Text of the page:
KGUN 9NewsBorder Watch


A look at the border one month since asylum executive order was signed

Apprehensions have dropped at the border but issues in the Tucson Sector still remain
Posted at 6:56 PM, Jul 05, 2024

NOGALES, Ariz. (KGUN) — In June sweeping changes were brought to U.S. border policy.

President Biden’s order limiting asylum to those who cross unlawfully has led to a drop in apprehensions across the southern border.

In the Tucson Sector apprehensions have dropped by over 60%.

The biggest visible change at the border since the order was signed is an increased number of deportation buses dropping off migrants at the Nogales Port of Entry.

The migrants are walked to Mexico by border patrol agents and CBP officers. Those deported have included many families and children.

Some we spoke to say they had not been given a chance to make their case for asylum, which is supposed to be granted under current laws.

“We asked for the asylum permit. But we were told we were denied. No interview, nothing," a migrant mother Corina said.

Volunteers were handing out supplies to the deportees, saying the new policy is hurting people with real asylum claims.

A helping hand.

“It’s heartbreaking to know, 400-600 people is being sent back. Once the quota is met, 2,500 a day, everyone else is just gone," Carolina Pena said.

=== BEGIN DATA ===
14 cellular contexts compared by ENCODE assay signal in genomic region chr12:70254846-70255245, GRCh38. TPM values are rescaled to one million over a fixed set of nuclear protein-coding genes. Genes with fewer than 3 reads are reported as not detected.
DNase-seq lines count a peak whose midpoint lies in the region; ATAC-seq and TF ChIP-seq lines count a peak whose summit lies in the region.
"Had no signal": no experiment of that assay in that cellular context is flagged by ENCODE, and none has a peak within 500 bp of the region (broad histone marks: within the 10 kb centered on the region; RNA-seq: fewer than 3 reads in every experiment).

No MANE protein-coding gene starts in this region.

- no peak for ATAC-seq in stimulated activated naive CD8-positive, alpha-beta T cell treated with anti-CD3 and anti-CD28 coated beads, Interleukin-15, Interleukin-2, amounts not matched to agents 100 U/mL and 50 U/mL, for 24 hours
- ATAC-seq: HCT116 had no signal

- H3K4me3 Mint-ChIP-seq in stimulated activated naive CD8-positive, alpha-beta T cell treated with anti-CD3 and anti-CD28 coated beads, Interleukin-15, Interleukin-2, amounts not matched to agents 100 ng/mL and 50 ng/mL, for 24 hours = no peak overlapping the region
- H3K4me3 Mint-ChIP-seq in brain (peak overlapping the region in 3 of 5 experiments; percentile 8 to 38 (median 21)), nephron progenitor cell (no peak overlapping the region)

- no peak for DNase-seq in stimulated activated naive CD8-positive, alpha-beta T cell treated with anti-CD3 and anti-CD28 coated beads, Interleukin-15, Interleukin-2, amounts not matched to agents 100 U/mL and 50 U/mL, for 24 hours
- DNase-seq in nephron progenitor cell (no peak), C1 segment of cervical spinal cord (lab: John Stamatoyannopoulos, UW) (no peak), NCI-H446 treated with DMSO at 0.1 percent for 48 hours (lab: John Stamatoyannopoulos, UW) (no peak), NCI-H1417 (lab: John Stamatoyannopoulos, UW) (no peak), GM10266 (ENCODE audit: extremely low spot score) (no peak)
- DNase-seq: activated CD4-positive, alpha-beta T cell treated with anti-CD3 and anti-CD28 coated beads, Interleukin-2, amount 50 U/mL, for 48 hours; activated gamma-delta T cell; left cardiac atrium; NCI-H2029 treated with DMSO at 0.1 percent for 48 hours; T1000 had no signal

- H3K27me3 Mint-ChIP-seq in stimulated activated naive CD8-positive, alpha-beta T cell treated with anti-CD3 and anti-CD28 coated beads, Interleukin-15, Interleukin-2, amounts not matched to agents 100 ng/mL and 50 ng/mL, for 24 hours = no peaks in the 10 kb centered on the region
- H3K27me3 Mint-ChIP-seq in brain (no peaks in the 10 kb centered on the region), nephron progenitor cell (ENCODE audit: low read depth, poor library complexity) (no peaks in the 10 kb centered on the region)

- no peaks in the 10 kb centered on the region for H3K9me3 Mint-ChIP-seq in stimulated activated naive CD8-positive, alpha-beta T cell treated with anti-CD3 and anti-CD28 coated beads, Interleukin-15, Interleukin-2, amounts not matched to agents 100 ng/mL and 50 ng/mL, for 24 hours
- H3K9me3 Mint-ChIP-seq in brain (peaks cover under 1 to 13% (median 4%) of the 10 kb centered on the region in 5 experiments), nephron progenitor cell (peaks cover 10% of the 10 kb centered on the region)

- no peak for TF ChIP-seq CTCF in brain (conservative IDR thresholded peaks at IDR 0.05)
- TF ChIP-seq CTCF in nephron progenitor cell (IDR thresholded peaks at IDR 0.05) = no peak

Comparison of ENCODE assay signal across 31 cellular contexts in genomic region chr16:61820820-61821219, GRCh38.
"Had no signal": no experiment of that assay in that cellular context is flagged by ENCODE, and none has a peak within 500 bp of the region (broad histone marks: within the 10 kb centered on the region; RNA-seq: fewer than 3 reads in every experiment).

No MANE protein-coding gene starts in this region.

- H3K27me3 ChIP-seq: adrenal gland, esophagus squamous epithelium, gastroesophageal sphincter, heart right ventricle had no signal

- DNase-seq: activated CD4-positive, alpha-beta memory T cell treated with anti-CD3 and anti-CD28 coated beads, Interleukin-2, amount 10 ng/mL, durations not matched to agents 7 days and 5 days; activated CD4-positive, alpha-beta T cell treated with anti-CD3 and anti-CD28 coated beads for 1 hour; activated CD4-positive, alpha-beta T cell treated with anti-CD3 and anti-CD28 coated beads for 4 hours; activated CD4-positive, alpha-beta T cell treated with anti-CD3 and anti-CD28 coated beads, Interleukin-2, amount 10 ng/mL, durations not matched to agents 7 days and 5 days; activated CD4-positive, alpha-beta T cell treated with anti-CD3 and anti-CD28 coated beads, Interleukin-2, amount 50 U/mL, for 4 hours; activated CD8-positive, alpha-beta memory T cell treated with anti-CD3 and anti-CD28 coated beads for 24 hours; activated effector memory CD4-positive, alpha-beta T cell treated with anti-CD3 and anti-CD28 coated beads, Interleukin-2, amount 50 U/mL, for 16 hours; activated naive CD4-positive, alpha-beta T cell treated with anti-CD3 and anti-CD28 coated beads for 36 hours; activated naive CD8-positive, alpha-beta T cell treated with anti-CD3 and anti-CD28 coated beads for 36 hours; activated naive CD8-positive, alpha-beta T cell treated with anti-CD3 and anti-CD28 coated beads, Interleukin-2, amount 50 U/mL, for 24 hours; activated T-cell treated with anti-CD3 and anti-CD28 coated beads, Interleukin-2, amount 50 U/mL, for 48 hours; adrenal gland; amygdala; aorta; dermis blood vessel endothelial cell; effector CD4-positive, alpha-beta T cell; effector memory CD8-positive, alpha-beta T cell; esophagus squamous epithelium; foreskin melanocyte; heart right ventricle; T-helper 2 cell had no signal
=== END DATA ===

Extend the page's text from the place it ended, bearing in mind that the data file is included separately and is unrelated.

But the Biden Administration is already touting the success of the order.

DHS Secretary Alejandro Mayorkas visited Tucsonthree weeks after it was signed.

Pushing back against those critical of the order, saying fear alone isn’t enough to get asylum.

“The fear that must be proven is fear of persecution due to one’s membership of a social group. It is not fear of generalized violence," Mayorkas said.


Even as apprehensions have dropped significantly, local numbers still show an average of around 500 people crossing a day.

The sector leads also the entire border this year in total apprehensions with over 400 thousand, both historically high.

Adam Klepp is a reporter for KGUN 9. At his previous station in Yuma, Adam focused on a range of local issues including the border, water rights and healthcare. He is originally from Detroit, Michigan, and attended both Loyola University Chicago and Syracuse University. Share your story ideas and important issues with Adam by emailing or by connecting on Twitter.